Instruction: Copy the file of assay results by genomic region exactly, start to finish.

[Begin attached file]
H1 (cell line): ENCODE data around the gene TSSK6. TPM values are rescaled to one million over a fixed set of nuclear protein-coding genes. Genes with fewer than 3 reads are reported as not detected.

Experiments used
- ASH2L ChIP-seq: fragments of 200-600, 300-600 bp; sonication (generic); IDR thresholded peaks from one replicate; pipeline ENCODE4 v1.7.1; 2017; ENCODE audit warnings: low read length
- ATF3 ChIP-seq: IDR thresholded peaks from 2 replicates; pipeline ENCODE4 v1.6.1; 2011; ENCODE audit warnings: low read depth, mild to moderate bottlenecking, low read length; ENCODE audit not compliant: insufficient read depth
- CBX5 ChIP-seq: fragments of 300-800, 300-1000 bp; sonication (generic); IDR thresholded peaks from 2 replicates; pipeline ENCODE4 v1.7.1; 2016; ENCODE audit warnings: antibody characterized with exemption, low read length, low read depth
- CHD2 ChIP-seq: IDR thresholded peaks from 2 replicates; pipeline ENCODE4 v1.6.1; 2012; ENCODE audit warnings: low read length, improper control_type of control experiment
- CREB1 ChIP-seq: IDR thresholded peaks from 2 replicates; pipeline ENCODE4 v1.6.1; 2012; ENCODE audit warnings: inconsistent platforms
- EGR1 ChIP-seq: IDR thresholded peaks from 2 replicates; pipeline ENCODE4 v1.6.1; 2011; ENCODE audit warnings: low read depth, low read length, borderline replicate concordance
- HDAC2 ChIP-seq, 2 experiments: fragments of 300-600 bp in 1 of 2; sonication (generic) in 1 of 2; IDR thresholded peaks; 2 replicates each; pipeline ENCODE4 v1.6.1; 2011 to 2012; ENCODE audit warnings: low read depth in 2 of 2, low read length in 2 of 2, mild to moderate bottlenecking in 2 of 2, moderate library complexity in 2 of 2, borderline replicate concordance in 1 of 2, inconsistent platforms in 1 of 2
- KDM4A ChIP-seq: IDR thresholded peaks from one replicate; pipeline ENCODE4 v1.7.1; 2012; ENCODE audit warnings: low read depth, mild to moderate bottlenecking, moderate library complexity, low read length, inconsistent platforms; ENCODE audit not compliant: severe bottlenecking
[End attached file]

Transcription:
H1 (cell line): ENCODE data around the gene TSSK6. TPM values are rescaled to one million over a fixed set of nuclear protein-coding genes. Genes with fewer than 3 reads are reported as not detected.

Experiments used
- ASH2L ChIP-seq: fragments of 200-600, 300-600 bp; sonication (generic); IDR thresholded peaks from one replicate; pipeline ENCODE4 v1.7.1; 2017; ENCODE audit warnings: low read length
- ATF3 ChIP-seq: IDR thresholded peaks from 2 replicates; pipeline ENCODE4 v1.6.1; 2011; ENCODE audit warnings: low read depth, mild to moderate bottlenecking, low read length; ENCODE audit not compliant: insufficient read depth
- CBX5 ChIP-seq: fragments of 300-800, 300-1000 bp; sonication (generic); IDR thresholded peaks from 2 replicates; pipeline ENCODE4 v1.7.1; 2016; ENCODE audit warnings: antibody characterized with exemption, low read length, low read depth
- CHD2 ChIP-seq: IDR thresholded peaks from 2 replicates; pipeline ENCODE4 v1.6.1; 2012; ENCODE audit warnings: low read length, improper control_type of control experiment
- CREB1 ChIP-seq: IDR thresholded peaks from 2 replicates; pipeline ENCODE4 v1.6.1; 2012; ENCODE audit warnings: inconsistent platforms
- EGR1 ChIP-seq: IDR thresholded peaks from 2 replicates; pipeline ENCODE4 v1.6.1; 2011; ENCODE audit warnings: low read depth, low read length, borderline replicate concordance
- HDAC2 ChIP-seq, 2 experiments: fragments of 300-600 bp in 1 of 2; sonication (generic) in 1 of 2; IDR thresholded peaks; 2 replicates each; pipeline ENCODE4 v1.6.1; 2011 to 2012; ENCODE audit warnings: low read depth in 2 of 2, low read length in 2 of 2, mild to moderate bottlenecking in 2 of 2, moderate library complexity in 2 of 2, borderline replicate concordance in 1 of 2, inconsistent platforms in 1 of 2
- KDM4A ChIP-seq: IDR thresholded peaks from one replicate; pipeline ENCODE4 v1.7.1; 2012; ENCODE audit warnings: low read depth, mild to moderate bottlenecking, moderate library complexity, low read length, inconsistent platforms; ENCODE audit not compliant: severe bottlenecking